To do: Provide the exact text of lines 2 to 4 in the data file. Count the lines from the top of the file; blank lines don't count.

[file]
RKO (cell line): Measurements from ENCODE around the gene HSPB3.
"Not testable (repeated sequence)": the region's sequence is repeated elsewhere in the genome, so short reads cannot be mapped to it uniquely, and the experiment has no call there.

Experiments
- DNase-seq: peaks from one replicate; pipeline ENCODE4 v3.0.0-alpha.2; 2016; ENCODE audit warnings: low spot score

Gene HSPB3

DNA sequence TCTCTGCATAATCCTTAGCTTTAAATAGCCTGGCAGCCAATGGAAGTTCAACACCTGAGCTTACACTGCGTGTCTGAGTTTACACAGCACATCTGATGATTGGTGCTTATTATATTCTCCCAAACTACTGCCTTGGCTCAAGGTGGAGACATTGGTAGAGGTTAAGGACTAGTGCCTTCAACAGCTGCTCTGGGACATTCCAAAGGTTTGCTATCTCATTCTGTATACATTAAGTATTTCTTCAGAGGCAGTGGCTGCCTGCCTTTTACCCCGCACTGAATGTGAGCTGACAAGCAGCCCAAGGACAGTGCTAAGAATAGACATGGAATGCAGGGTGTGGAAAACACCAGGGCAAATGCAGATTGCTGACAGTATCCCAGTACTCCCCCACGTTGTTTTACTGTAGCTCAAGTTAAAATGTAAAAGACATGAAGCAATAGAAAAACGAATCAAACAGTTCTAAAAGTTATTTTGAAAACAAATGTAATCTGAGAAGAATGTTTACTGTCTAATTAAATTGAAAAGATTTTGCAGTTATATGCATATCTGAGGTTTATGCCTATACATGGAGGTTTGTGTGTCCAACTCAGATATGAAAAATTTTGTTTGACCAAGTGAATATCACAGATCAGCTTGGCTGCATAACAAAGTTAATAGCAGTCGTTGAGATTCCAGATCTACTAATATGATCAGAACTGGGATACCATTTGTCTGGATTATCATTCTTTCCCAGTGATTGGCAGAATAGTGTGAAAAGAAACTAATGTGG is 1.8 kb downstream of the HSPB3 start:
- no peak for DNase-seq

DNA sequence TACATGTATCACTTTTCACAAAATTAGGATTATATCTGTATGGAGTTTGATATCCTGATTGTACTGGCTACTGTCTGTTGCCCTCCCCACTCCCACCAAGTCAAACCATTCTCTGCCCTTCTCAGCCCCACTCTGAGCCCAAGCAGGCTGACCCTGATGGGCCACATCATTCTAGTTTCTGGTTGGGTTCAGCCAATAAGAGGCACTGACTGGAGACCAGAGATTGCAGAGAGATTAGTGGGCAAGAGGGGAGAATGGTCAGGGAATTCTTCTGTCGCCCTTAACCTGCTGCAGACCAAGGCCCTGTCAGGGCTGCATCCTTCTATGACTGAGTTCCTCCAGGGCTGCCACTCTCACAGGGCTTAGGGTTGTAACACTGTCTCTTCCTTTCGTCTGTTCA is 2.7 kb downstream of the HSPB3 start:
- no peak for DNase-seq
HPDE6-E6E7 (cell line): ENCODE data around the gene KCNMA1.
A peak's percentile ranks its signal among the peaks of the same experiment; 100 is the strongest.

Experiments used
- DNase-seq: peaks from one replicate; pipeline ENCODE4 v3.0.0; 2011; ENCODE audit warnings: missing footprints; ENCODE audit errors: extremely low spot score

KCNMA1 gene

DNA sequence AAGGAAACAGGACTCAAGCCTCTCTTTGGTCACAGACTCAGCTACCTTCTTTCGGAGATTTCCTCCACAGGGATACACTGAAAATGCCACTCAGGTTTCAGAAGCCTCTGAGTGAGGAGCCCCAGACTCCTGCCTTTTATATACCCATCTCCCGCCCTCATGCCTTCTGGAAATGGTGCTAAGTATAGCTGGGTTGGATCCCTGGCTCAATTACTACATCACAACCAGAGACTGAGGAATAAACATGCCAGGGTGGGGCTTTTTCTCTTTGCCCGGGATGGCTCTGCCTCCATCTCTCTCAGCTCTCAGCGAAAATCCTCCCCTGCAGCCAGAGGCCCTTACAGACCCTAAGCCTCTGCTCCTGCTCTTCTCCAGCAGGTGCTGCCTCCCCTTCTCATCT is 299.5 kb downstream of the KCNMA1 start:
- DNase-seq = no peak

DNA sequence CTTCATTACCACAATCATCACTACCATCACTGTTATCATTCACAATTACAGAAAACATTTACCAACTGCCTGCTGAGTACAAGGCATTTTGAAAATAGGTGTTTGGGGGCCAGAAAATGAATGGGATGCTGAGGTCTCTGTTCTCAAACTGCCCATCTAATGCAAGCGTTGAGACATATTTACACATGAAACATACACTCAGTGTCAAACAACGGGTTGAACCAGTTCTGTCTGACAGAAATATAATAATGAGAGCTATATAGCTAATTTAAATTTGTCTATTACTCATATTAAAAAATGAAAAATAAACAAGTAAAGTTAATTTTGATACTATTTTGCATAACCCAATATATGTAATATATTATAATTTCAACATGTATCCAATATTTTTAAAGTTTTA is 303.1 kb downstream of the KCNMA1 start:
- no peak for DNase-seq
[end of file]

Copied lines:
"Not testable (repeated sequence)": the region's sequence is repeated elsewhere in the genome, so short reads cannot be mapped to it uniquely, and the experiment has no call there.

Experiments
- DNase-seq: peaks from one replicate; pipeline ENCODE4 v3.0.0-alpha.2; 2016; ENCODE audit warnings: low spot score